Chapter 3: History III: 1854–1912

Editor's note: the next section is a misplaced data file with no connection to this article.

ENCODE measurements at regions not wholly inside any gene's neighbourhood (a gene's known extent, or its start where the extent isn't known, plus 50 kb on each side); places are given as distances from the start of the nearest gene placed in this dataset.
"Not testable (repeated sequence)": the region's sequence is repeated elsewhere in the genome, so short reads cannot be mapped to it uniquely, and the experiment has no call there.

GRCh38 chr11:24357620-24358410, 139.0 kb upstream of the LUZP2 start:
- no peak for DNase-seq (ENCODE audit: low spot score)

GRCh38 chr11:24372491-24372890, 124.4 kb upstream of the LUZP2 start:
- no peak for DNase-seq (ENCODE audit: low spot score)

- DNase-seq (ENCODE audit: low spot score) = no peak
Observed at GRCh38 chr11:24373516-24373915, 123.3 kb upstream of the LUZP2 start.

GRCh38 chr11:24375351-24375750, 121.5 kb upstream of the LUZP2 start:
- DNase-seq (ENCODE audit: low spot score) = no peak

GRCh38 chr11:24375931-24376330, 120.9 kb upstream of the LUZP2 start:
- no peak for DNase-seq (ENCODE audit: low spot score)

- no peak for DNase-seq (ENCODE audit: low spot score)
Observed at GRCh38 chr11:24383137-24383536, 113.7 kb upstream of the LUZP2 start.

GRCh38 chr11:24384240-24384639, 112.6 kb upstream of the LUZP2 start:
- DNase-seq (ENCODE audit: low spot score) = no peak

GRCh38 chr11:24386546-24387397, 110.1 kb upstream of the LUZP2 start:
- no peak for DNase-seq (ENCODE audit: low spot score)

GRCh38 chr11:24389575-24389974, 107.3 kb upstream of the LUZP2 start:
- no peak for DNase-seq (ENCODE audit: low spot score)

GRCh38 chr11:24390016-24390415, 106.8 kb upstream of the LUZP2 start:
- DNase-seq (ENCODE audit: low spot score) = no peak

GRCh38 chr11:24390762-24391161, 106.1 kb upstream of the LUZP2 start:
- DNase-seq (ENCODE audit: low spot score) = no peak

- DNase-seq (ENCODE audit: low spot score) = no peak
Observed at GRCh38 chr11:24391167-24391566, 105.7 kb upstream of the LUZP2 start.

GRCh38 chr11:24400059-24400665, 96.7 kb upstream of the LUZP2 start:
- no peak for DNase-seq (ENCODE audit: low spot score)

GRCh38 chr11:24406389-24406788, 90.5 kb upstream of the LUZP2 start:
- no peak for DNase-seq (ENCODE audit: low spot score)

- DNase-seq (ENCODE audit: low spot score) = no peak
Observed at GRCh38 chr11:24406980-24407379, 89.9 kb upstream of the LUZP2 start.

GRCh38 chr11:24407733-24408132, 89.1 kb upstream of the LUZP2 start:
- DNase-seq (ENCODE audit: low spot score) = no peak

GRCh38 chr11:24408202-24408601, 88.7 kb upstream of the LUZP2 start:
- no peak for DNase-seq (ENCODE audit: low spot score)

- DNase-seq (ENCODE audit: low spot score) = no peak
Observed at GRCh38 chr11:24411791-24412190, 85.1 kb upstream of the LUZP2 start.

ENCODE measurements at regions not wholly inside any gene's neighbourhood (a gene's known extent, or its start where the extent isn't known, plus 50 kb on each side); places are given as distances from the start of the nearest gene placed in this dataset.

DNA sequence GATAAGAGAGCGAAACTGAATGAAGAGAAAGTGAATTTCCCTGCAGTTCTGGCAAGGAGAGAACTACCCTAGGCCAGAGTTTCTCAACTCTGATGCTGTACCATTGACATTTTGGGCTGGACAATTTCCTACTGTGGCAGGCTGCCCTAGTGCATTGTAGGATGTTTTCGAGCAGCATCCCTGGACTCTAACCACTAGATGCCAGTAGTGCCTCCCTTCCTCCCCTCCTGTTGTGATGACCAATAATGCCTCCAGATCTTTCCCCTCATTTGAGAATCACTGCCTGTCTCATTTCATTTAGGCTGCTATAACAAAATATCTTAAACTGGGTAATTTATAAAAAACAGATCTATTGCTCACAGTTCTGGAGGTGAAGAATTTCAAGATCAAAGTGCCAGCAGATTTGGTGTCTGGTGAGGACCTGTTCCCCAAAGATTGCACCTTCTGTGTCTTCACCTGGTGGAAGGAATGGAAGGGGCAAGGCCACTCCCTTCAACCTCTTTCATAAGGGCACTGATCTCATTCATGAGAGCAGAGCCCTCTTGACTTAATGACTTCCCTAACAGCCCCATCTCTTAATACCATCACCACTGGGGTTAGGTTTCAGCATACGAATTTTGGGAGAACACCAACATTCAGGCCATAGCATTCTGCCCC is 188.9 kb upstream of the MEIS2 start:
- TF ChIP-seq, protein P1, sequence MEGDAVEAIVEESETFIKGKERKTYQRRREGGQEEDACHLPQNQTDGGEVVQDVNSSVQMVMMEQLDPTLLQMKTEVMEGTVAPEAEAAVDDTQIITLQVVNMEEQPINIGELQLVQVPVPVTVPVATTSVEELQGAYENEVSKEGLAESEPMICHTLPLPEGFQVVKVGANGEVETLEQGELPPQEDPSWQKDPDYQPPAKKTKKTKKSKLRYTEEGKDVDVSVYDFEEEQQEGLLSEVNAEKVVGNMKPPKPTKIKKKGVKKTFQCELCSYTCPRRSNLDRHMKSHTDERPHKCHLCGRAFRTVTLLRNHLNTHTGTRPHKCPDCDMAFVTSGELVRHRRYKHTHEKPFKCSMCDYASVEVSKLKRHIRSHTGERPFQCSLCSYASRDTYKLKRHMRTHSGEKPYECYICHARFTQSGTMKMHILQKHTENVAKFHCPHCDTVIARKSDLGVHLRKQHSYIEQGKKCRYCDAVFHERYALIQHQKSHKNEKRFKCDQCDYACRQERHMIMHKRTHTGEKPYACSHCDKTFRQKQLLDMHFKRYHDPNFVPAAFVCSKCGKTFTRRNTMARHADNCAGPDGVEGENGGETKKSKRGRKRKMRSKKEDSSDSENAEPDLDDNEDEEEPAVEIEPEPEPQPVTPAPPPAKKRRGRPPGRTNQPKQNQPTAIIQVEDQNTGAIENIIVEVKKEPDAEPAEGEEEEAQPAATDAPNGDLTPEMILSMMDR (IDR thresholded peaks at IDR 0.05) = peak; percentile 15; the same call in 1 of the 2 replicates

There is a certain irony in the fact that by the time Jeffreys v. Boosey (1854) (Jeffreys)1 came to be decided before the House of Lords the question of whether, when and how foreign authors would receive copyright protection within Great Britain had largely moved out of the courtroom. In 1844 the International Copyright Act was passed to empower Her Majesty, by means of Order in Council, to provide protection to the authors of books and works of art first published in foreign jurisdictions (subject to British authors receiving reciprocal protections in those jurisdictions).2 The first of these bilateral treaties were entered into with Prussia and Saxony in 1846, followed by Brunswick, the Thuringian Union, Hanover and Oldenberg in 1847, and France in 1851.3 When the House of Lords overturned the decision of Campbell CJ et al., and reinstated Rolfe J’s original direction that the plaintiff had no exclusive copyright in the Italian composer’s opera, the work of many foreign (although not Italian) authors was being routinely protected within Britain. Indeed compared with the 10 years prior to Jeffreys, when roughly one 1 Jeffreys v. Boosey (1854) 4 HLC 815. In Richardson v. Universities of Oxford and Cambridge (1804) 3 Cooper’s Cases 564, the House of Lords had been called upon to adjudicate upon the nature and extent of the royal prerogative to grant exclusive patents for printing certain types of text. That however, had nothing to do with any question of copyright as delineated by the Statute...
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